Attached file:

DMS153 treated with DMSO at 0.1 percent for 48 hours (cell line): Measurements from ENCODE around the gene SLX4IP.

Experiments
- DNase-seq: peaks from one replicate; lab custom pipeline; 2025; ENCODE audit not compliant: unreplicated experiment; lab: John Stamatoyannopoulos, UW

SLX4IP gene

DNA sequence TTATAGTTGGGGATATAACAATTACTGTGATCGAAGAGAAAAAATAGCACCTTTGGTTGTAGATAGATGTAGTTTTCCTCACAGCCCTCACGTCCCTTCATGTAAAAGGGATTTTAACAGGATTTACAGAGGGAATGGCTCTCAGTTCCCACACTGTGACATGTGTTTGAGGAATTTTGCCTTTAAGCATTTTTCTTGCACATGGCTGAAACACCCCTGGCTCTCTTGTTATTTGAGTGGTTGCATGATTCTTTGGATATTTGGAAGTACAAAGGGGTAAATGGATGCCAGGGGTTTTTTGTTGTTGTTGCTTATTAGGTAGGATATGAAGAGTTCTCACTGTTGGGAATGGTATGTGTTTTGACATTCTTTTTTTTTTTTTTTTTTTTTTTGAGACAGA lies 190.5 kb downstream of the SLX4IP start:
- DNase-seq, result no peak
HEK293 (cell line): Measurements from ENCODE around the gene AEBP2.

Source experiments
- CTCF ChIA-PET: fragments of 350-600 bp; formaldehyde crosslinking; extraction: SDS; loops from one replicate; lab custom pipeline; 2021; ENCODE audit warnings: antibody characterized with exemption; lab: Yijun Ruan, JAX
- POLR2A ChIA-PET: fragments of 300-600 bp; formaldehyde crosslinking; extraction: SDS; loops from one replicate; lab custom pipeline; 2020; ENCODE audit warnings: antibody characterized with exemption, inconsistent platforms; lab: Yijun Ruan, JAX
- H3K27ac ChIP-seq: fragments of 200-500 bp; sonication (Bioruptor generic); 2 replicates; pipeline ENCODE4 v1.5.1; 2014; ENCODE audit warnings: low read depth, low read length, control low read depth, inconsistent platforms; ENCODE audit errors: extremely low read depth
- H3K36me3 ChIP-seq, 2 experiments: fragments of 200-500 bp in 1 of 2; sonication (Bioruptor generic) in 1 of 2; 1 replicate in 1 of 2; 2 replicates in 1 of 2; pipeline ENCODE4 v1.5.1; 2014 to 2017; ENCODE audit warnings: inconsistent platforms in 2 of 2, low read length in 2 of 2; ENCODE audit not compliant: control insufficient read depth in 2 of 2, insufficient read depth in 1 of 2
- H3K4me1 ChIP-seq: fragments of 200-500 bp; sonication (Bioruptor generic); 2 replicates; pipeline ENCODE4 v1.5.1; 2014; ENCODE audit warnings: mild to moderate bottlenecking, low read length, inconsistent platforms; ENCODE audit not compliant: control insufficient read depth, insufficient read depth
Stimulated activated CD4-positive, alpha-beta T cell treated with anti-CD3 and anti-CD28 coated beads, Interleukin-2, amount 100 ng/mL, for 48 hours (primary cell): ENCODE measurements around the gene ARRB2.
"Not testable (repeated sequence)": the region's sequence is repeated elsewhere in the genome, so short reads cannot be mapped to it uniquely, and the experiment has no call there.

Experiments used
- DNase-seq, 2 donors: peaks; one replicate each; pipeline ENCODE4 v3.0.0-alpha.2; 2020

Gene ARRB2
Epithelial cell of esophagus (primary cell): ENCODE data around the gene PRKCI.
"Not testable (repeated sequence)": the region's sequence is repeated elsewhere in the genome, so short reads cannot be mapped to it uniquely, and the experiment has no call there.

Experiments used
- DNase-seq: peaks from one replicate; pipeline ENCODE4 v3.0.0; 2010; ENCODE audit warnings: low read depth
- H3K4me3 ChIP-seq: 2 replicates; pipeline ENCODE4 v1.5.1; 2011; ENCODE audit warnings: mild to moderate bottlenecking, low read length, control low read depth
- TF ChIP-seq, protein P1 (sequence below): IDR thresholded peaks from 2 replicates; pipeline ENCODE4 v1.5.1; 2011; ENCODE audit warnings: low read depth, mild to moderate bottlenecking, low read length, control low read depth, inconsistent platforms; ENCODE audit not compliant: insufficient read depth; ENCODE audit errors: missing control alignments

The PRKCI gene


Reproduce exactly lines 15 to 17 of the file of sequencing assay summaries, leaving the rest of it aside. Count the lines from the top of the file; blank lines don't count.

"Not testable (repeated sequence)": the region's sequence is repeated elsewhere in the genome, so short reads cannot be mapped to it uniquely, and the experiment has no call there.

Experiments used
- DNase-seq, 2 donors: peaks; one replicate each; pipeline ENCODE4 v3.0.0-alpha.2; 2020